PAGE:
Citizens are arming themselves because the police could never protect them, even if they tried AND people are beginning to believe that they should protect themselves.
     
  13. lklawson

    lklawson Staff Member

    Just to play Devil's Advocate, perhaps an "in person hearing" could be used advantageously for some person (good Lord, at this point ANY PERSON!) to take, you know, maybe 5 whole minutes to try to assess, "is this person a raving nutjob who's off his meds?"

    We, as the "gun culture," keep talking about, "maybe someone should have noticed" after every whack job goes postal and shoots up a school or office building (like the FedEx that JUST HAPPENED!)

    So, if they're required by law to do a face-to-face, perhaps it might be reasonably applied. Sure I don't expect part time workers to be qualified to give a psych eval, but even just a reasonable person who might be able red flag on "he had a really weird vibe and kept twitching" could be useful, right?

    Peace favor your sword,
    Kirk (sometimes playing Devil's Advocate is fun!)
     
  14. In some states the in person is just for fingerprints.
     
  15. ajole

    ajole Supporting Member

    34,500
    10,715
    NE Utah
    That could be legitimate. But we all know the gov't doesn't EVER work that way, they could screw up a wet dream.

    Instead of noticing the nut jobs, we'd end up with "I didn't like his attitude", or "He was just so SERIOUS, he scared me!":eek:.

    Not to mention...Joe Nutjob is on his meds when he hits the interview, a week later he isn't. Oh well, we tried.;)

    That system isn't even worth the money it would cost.
     
  16. lklawson

    lklawson Staff Member

    Which is why red flags aren't Denials and the output needs to be monitored for abuse.

    Well, that's certainly true. But, c'mon, trying is certainly better than the "what???" attitude most seem to take, right?

    Peace favor your sword,
    Kirk (Lawyer for Satan)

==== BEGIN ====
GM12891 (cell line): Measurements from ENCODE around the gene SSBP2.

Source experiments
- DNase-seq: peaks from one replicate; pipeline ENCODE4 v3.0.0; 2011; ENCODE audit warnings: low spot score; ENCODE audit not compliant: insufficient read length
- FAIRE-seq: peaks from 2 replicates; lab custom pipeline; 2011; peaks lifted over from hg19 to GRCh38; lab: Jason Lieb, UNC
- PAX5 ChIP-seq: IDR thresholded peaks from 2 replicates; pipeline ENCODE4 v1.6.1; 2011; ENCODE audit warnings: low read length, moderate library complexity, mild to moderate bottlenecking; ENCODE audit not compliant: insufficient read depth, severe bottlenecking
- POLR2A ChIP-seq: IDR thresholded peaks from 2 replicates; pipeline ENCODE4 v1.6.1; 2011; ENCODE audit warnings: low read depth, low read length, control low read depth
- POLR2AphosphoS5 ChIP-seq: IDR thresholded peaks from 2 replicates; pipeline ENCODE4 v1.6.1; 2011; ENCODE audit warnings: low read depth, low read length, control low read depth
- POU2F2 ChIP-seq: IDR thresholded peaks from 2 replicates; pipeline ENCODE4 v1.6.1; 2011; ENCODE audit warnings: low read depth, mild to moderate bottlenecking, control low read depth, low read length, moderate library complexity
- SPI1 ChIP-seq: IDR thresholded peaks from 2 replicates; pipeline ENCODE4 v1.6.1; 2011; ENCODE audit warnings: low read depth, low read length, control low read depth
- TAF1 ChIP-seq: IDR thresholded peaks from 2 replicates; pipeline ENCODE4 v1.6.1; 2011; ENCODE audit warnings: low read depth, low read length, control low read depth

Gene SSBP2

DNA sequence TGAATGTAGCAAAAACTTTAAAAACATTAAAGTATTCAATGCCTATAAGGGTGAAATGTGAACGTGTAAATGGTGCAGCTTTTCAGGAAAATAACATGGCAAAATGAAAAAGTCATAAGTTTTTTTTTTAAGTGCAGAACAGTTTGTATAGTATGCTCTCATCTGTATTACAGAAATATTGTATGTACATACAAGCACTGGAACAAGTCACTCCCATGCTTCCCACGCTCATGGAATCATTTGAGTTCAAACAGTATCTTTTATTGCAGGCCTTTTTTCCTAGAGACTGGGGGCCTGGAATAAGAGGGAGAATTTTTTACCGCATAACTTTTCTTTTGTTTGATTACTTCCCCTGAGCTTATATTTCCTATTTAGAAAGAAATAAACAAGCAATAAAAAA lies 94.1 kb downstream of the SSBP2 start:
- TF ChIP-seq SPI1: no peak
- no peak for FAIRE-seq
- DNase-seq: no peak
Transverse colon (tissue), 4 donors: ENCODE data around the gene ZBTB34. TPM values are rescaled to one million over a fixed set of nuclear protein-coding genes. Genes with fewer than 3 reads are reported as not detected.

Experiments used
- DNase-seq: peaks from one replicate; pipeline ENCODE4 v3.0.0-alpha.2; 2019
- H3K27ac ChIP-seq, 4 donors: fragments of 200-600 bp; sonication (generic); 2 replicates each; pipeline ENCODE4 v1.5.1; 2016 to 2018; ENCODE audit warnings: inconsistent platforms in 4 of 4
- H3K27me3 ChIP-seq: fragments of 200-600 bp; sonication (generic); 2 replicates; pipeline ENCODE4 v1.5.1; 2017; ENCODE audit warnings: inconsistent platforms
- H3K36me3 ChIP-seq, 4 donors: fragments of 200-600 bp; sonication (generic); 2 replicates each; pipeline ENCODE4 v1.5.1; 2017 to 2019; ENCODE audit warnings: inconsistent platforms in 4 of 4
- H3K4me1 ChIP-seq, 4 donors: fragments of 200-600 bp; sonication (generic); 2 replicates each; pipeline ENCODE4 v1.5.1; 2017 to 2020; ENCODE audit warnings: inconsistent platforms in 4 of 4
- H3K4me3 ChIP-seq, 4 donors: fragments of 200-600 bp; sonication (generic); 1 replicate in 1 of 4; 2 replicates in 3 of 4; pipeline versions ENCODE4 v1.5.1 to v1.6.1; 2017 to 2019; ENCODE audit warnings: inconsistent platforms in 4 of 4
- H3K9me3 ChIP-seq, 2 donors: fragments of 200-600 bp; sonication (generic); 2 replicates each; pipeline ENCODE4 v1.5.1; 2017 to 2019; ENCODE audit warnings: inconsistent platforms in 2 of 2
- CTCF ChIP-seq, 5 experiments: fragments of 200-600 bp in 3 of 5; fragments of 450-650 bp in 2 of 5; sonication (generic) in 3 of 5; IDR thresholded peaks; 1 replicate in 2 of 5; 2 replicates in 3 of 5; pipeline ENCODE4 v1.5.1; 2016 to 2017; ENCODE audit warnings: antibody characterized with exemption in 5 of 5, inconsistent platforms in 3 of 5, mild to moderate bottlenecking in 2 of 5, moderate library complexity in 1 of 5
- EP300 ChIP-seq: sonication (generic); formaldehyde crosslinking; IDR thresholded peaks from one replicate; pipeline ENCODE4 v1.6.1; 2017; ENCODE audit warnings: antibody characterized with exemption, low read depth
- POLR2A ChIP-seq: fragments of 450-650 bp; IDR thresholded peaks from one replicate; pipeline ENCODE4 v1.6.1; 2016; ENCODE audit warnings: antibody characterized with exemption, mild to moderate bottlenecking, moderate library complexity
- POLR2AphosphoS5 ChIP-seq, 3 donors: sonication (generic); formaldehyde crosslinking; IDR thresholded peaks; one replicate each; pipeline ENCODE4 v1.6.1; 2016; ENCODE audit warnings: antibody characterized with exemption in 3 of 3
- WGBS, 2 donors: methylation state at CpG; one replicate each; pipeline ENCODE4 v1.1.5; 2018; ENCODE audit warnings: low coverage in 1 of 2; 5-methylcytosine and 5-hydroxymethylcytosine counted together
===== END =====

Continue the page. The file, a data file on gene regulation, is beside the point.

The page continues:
17. TNTRAILERTRASH

    TNTRAILERTRASH Supporting Member

    This is a way of stalling so they can reverse the decision, or an executive order can outlaw guns.
     
  18. lklawson

    lklawson Staff Member

    How? They say they're hiring more to help process and try to catch up with demand.

    Peace favor your sword,
    Kirk
     
  19. Branth

    Branth Member

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    They SAY they're trying to catch up with demand.

    Also, I'm always leery of subjective things like "he looked shifty" being used to deny rights. That's just inviting discrimination.
     
  20. madchad

    madchad o_O Member

    Although not "shifty" I do appear slightly deranged. I wear sunglasses outside my home at all times which alleviates nervousness with the general public. Most people don't look me in the eye for more than an instant. I don't challenge them, they just see something that spooks them. It's a problem and would cause problems if I had to do a F2F with strangers. I know the sheriff here and if I wanted a CCL it wouldn't make a difference but with a stranger, especially a government official from Cali, it likely would. Even my happy face looks riled up and ready to pounce. Hell, of all my neighbors only one will speak to me but they've known six generations of my family.

    What gets me most about this whole thing is that some jerks in suits think they are right to dictate who can do what. **** those people sideways. Damn nazis.